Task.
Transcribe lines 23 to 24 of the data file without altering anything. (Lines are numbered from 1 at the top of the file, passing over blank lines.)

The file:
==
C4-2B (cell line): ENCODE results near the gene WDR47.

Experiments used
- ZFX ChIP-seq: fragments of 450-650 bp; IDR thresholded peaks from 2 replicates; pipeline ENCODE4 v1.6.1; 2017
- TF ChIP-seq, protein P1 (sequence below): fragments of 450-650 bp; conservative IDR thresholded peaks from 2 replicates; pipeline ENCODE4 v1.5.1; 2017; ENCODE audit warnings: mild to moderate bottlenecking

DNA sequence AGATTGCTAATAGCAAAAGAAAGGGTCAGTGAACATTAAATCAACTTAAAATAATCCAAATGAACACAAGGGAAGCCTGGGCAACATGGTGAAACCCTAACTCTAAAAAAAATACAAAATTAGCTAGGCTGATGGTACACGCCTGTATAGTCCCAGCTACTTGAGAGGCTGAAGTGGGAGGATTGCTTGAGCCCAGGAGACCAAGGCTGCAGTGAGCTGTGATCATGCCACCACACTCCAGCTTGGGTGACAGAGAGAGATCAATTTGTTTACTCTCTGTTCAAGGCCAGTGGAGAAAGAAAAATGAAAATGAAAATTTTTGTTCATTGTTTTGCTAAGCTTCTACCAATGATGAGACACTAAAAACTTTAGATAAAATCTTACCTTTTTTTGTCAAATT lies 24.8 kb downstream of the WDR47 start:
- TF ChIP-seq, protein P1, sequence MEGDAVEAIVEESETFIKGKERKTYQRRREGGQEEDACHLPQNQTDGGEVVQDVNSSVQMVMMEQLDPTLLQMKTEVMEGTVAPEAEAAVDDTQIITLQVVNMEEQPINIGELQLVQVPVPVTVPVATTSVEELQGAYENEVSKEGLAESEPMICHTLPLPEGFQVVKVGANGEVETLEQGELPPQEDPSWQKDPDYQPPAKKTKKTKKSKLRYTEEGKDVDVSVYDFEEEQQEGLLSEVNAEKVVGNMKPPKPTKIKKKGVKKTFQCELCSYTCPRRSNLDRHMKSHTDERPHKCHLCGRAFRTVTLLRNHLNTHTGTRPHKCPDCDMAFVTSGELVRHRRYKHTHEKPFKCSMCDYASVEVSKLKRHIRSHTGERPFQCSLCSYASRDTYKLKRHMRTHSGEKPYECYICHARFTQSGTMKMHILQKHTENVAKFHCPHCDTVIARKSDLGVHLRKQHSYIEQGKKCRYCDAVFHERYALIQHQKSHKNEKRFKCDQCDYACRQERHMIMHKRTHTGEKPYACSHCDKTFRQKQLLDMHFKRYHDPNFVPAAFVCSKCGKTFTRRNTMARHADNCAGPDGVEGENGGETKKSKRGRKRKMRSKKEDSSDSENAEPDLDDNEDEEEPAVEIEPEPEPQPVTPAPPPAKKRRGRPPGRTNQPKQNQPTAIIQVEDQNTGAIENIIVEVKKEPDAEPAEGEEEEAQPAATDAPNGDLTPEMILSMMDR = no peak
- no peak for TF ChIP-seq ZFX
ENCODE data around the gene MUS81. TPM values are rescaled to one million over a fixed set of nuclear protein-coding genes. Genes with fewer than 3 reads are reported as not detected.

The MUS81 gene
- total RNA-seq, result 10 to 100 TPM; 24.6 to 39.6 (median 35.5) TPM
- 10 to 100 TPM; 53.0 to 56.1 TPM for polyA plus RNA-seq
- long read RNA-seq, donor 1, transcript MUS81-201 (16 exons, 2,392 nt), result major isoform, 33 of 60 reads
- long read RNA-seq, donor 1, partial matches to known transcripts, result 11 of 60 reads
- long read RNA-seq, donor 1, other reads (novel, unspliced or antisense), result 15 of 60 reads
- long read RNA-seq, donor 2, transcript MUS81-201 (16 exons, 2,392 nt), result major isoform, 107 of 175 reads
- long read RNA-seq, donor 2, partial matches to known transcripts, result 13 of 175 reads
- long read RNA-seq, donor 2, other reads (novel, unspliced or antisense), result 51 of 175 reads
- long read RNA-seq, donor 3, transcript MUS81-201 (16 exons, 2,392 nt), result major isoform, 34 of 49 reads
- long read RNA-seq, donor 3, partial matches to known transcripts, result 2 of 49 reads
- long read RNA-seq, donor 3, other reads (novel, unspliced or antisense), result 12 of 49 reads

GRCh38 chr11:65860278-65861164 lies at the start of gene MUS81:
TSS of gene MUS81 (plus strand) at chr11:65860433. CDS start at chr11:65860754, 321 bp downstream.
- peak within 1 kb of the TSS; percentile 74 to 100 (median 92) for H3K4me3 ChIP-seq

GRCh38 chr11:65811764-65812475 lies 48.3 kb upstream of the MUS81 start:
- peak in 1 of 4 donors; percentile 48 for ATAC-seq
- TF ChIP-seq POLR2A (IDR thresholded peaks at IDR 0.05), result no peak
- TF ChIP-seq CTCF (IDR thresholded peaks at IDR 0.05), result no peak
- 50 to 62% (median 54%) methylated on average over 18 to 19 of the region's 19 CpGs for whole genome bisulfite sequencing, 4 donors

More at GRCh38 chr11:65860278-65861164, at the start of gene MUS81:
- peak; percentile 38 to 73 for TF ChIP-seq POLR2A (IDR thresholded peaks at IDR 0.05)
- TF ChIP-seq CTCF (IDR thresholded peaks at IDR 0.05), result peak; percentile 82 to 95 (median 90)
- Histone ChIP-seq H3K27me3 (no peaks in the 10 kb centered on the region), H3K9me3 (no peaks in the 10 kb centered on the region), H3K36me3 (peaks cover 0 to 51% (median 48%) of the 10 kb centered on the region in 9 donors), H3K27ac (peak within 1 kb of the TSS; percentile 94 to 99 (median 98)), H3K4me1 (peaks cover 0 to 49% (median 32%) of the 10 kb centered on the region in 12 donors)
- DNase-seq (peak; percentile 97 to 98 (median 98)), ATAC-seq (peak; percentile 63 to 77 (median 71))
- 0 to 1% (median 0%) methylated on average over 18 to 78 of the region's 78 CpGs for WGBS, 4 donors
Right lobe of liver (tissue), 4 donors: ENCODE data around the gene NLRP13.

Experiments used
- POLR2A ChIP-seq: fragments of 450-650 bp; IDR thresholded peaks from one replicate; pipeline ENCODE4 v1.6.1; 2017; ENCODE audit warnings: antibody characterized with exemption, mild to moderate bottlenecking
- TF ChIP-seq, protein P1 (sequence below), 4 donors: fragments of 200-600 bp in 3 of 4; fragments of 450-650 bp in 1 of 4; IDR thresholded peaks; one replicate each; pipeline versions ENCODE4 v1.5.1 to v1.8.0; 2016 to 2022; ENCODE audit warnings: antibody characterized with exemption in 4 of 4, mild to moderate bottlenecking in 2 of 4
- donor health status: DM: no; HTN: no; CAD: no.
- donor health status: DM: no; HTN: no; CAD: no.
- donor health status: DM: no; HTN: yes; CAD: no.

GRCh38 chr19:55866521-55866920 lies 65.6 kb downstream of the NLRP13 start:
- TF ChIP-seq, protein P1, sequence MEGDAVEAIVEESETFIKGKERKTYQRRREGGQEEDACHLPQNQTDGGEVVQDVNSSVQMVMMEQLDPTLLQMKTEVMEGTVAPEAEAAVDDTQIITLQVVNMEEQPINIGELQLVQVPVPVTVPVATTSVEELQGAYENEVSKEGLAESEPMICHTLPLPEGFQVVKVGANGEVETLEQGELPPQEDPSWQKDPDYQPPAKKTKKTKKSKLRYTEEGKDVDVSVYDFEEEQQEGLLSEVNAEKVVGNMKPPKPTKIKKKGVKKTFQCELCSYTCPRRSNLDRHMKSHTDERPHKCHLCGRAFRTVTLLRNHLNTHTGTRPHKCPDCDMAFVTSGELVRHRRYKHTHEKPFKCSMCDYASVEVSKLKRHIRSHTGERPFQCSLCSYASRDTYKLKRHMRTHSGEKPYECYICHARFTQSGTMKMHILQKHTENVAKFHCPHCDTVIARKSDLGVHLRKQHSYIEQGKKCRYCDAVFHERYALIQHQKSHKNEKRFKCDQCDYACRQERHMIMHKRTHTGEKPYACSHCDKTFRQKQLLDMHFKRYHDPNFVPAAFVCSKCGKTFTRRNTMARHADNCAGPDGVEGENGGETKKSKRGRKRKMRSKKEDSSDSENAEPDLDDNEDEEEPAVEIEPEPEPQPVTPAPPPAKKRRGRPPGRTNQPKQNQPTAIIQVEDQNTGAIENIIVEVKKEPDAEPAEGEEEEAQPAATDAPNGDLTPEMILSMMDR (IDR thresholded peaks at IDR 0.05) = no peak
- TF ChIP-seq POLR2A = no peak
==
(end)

- peak within 1 kb of the TSS; percentile 74 to 100 (median 92) for H3K4me3 ChIP-seq

GRCh38 chr11:65811764-65812475 lies 48.3 kb upstream of the MUS81 start: